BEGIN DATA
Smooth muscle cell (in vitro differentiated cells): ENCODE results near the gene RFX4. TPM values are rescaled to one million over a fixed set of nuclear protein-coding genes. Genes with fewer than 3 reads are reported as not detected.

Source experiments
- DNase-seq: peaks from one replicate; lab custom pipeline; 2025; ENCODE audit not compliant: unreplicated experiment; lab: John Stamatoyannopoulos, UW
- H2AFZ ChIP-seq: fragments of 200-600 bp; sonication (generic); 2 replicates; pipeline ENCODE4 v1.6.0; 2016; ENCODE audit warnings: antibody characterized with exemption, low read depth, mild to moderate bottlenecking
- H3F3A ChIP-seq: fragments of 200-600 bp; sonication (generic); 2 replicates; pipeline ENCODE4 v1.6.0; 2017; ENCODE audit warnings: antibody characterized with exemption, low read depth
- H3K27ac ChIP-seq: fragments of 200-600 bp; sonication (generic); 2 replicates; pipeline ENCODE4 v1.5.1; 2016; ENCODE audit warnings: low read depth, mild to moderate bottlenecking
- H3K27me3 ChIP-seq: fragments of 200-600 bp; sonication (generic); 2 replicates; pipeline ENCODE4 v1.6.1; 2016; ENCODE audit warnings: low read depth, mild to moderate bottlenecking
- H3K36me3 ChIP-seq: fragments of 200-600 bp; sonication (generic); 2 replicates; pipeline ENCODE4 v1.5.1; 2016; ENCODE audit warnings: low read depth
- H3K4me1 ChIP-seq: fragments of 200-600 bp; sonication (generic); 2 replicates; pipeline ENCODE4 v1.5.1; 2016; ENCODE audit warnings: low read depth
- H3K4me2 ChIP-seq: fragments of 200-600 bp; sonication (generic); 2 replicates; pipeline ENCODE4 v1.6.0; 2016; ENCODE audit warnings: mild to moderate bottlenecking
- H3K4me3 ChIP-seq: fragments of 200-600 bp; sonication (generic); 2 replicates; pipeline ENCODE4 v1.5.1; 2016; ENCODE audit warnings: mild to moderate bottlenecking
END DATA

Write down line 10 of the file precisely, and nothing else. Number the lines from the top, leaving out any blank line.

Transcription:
- H3K4me2 ChIP-seq: fragments of 200-600 bp; sonication (generic); 2 replicates; pipeline ENCODE4 v1.6.0; 2016; ENCODE audit warnings: mild to moderate bottlenecking